Angiogenesis in transgenic models of multistep carcinogenesis

M. G. D'Angelo, T. Afanasieva, A. Aguzzi

Research output: Contribution to journalArticlepeer-review


The histopathology and the epidemiology of human cancers, as well as studies of animal models of tumorigenesis, have led to a widely accepted notion that multiple genetic and epigenetic changes have to accumulate for progression to malignancy. Formation of new blood vessels (tumor angiogenesis) has been recognized, in addition to proliferative capabilities and to the ability to down-modulate cell death (apoptosis), as essential for the progressive growth and expansion of solid tumors beyond microscopic sizes of about 1-2 mm in diameter. Mice overexpressing activated forms of oncogenes or carrying targeted mutations in tumor suppressor genes have proven extremely useful for to linking the function of these genes with specific tumor processes; the interbreeding of these mice let us study the extent of cooperativity between different genetic lesions in disease progression, leading to a greater understanding of multi-stage nature of tumorigenesis.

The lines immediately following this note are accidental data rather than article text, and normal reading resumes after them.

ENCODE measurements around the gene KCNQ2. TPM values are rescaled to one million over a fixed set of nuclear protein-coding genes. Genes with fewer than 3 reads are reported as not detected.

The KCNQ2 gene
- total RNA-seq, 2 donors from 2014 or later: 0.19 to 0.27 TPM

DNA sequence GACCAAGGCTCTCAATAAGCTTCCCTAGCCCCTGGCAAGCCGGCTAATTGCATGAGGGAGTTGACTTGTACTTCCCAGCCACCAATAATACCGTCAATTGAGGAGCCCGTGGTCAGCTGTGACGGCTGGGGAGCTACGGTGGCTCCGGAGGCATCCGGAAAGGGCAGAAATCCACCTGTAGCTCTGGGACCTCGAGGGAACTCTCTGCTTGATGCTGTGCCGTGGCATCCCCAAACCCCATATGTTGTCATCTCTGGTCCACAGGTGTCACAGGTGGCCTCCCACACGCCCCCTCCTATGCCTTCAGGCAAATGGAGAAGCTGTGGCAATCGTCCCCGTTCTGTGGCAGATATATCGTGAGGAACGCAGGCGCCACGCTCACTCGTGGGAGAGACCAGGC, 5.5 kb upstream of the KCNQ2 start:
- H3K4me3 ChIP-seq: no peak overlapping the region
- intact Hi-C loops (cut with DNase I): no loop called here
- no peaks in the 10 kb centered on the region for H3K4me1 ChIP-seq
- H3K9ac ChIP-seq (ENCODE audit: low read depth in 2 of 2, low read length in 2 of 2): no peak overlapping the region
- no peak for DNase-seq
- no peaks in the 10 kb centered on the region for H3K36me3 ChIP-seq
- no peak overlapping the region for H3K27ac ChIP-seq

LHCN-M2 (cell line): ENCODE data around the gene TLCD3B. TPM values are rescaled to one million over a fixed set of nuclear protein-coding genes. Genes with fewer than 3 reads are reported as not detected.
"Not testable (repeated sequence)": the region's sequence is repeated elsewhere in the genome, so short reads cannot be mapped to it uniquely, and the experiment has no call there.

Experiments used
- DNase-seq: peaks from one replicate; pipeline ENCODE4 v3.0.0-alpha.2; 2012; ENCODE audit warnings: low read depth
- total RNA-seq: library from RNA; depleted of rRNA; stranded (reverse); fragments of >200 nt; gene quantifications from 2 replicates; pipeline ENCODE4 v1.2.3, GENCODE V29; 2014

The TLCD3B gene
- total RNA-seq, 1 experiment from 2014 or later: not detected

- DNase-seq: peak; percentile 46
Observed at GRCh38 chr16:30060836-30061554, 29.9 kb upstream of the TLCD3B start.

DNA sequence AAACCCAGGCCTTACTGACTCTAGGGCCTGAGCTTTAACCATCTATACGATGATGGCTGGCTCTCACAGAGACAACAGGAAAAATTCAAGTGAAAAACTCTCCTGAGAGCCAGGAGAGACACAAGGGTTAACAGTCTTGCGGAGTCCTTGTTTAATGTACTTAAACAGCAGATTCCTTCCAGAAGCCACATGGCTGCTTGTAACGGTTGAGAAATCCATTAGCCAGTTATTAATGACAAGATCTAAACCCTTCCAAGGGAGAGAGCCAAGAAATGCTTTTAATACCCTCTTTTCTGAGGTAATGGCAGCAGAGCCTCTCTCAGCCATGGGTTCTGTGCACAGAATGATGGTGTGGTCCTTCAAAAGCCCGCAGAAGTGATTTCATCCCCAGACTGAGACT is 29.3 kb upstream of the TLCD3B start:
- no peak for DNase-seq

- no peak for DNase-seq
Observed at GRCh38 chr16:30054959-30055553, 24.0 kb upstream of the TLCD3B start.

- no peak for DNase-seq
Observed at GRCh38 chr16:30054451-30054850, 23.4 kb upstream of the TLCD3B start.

Original languageEnglish
Pages (from-to)89-98
Number of pages10
JournalJournal of Neuro-Oncology
Issue number1-2
Publication statusPublished - 2000


  • Angiogenesis
  • Mouse models
  • Multistep carcinogenesis

ASJC Scopus subject areas

  • Clinical Neurology
  • Cancer Research
  • Oncology
  • Neuroscience(all)


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